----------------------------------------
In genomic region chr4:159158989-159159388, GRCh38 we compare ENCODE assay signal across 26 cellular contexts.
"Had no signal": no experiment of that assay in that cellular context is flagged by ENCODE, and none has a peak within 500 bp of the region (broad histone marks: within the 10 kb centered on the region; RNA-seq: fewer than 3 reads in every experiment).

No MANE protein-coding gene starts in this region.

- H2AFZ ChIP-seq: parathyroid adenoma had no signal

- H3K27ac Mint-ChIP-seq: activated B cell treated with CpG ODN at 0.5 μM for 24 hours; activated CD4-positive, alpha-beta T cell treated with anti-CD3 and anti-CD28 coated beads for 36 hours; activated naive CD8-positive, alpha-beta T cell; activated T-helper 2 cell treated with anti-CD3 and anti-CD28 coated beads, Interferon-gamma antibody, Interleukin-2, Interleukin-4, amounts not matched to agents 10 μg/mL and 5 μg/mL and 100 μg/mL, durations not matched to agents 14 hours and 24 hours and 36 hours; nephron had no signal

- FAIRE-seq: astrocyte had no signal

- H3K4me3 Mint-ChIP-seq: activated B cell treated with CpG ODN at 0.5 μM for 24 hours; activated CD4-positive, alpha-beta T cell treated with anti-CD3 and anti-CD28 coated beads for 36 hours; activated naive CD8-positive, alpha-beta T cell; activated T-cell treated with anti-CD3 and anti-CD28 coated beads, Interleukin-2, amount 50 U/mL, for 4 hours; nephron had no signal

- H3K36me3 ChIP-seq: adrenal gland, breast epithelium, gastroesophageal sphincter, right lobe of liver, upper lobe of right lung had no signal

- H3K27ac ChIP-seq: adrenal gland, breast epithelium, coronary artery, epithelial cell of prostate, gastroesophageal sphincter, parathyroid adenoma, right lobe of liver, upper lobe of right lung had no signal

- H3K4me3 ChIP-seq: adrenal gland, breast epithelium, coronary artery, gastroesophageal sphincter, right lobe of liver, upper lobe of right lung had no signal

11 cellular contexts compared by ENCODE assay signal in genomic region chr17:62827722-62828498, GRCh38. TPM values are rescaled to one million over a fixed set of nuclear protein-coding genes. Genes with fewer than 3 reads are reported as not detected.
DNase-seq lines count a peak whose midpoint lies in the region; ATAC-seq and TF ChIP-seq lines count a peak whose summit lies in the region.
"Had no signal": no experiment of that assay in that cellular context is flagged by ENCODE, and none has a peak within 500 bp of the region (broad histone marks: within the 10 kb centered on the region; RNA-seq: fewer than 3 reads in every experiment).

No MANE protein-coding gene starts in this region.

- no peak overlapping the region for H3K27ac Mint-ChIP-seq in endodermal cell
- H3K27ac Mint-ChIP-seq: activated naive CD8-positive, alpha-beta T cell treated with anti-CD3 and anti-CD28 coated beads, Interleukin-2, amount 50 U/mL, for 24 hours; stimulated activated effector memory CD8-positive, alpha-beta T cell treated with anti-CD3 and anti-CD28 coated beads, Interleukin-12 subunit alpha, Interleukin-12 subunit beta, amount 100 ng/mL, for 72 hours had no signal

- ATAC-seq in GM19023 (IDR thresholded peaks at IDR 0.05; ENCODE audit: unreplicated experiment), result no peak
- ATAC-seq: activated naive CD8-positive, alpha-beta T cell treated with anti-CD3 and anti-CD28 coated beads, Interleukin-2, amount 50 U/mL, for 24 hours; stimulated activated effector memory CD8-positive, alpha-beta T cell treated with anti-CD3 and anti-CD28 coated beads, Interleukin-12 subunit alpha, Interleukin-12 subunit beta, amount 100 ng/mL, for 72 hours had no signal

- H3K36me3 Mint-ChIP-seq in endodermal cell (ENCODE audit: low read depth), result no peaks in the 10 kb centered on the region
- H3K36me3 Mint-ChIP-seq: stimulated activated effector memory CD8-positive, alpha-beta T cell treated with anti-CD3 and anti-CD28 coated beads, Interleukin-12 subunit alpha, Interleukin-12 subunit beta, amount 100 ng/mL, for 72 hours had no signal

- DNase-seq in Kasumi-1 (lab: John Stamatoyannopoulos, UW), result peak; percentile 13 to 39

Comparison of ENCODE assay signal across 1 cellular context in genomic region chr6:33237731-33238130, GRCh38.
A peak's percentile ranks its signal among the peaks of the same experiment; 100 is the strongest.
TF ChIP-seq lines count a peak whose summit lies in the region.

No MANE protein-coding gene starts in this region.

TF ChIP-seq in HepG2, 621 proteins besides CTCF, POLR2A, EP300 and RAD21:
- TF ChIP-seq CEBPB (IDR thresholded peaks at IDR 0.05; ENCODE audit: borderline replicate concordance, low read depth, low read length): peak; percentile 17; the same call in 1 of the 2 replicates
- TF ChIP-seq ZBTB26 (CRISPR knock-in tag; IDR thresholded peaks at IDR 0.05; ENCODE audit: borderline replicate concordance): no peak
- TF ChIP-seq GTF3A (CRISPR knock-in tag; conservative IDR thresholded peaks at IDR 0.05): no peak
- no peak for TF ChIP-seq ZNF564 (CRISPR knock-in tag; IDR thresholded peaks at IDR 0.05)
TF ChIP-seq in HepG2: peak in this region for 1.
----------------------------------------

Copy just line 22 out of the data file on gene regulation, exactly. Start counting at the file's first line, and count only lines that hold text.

Comparison of ENCODE assay signal across 1 cellular context in genomic region chr6:33237731-33238130, GRCh38.